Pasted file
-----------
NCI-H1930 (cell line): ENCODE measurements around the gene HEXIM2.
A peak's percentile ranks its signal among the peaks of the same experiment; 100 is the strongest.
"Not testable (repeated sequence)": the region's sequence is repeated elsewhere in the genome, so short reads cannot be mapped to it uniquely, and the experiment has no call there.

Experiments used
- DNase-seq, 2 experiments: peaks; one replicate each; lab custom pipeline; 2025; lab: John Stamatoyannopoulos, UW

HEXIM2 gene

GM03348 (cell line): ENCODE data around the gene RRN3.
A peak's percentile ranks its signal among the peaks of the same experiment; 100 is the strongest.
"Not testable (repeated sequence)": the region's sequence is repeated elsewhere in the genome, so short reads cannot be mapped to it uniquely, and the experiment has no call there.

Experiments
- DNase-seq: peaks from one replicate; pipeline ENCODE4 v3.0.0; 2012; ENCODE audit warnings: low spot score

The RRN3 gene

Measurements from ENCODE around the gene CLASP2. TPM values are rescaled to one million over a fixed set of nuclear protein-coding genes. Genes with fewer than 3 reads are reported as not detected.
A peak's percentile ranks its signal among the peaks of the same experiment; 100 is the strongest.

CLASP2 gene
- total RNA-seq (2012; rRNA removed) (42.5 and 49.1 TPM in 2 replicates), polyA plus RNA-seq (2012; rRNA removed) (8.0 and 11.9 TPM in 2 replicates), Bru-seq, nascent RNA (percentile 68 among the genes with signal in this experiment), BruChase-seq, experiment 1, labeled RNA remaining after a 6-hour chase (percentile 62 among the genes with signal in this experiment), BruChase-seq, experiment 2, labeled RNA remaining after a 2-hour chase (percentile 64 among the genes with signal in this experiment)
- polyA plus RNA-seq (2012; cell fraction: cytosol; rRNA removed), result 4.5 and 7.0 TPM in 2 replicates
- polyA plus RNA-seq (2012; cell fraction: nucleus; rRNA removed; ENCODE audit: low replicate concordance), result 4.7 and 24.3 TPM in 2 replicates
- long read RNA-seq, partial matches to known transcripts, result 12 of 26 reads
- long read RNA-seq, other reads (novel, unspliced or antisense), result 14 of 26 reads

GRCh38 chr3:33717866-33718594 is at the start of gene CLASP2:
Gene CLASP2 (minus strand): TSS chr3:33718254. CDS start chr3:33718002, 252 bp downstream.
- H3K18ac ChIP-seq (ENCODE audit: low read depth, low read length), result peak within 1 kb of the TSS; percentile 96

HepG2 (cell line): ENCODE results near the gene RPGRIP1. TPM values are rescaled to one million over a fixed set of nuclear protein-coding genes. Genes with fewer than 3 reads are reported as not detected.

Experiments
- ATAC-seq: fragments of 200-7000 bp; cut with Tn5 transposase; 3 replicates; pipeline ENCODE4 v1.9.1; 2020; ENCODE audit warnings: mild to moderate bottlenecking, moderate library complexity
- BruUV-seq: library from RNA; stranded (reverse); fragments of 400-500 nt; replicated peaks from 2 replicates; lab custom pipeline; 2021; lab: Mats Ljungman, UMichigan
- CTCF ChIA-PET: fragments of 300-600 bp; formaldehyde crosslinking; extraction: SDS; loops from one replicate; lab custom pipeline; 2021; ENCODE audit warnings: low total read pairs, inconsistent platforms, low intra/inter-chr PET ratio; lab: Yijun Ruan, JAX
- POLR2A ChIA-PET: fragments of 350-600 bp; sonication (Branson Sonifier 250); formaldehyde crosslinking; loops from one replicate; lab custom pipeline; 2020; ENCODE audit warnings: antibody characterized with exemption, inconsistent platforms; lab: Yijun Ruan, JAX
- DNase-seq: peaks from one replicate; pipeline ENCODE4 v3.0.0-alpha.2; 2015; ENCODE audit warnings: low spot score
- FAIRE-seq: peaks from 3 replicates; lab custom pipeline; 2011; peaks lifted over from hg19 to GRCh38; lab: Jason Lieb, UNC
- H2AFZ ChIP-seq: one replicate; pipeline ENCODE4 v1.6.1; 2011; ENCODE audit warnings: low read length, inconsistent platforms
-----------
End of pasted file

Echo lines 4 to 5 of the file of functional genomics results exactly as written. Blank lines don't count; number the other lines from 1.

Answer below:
Experiments used
- DNase-seq, 2 experiments: peaks; one replicate each; lab custom pipeline; 2025; lab: John Stamatoyannopoulos, UW